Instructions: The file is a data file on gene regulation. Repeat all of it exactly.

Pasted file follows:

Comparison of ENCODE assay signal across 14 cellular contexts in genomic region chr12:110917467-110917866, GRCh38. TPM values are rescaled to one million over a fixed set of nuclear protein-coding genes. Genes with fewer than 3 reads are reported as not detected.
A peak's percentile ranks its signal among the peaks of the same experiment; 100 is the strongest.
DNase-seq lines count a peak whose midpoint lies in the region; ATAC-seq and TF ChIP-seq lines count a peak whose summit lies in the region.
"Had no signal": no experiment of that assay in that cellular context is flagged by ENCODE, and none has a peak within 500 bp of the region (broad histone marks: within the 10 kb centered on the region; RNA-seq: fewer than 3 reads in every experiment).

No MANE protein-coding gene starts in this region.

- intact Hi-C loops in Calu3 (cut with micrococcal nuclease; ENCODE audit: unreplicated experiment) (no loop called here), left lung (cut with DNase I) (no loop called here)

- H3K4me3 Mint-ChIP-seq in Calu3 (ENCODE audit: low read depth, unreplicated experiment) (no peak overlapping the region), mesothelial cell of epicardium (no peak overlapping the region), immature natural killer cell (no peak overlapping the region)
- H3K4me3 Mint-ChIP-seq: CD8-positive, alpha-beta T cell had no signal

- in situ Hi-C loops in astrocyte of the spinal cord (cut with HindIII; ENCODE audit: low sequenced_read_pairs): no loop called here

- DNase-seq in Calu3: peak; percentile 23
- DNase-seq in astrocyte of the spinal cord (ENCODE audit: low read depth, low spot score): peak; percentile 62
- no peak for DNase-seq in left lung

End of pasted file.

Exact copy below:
Comparison of ENCODE assay signal across 14 cellular contexts in genomic region chr12:110917467-110917866, GRCh38. TPM values are rescaled to one million over a fixed set of nuclear protein-coding genes. Genes with fewer than 3 reads are reported as not detected.
A peak's percentile ranks its signal among the peaks of the same experiment; 100 is the strongest.
DNase-seq lines count a peak whose midpoint lies in the region; ATAC-seq and TF ChIP-seq lines count a peak whose summit lies in the region.
"Had no signal": no experiment of that assay in that cellular context is flagged by ENCODE, and none has a peak within 500 bp of the region (broad histone marks: within the 10 kb centered on the region; RNA-seq: fewer than 3 reads in every experiment).

No MANE protein-coding gene starts in this region.

- intact Hi-C loops in Calu3 (cut with micrococcal nuclease; ENCODE audit: unreplicated experiment) (no loop called here), left lung (cut with DNase I) (no loop called here)

- H3K4me3 Mint-ChIP-seq in Calu3 (ENCODE audit: low read depth, unreplicated experiment) (no peak overlapping the region), mesothelial cell of epicardium (no peak overlapping the region), immature natural killer cell (no peak overlapping the region)
- H3K4me3 Mint-ChIP-seq: CD8-positive, alpha-beta T cell had no signal

- in situ Hi-C loops in astrocyte of the spinal cord (cut with HindIII; ENCODE audit: low sequenced_read_pairs): no loop called here

- DNase-seq in Calu3: peak; percentile 23
- DNase-seq in astrocyte of the spinal cord (ENCODE audit: low read depth, low spot score): peak; percentile 62
- no peak for DNase-seq in left lung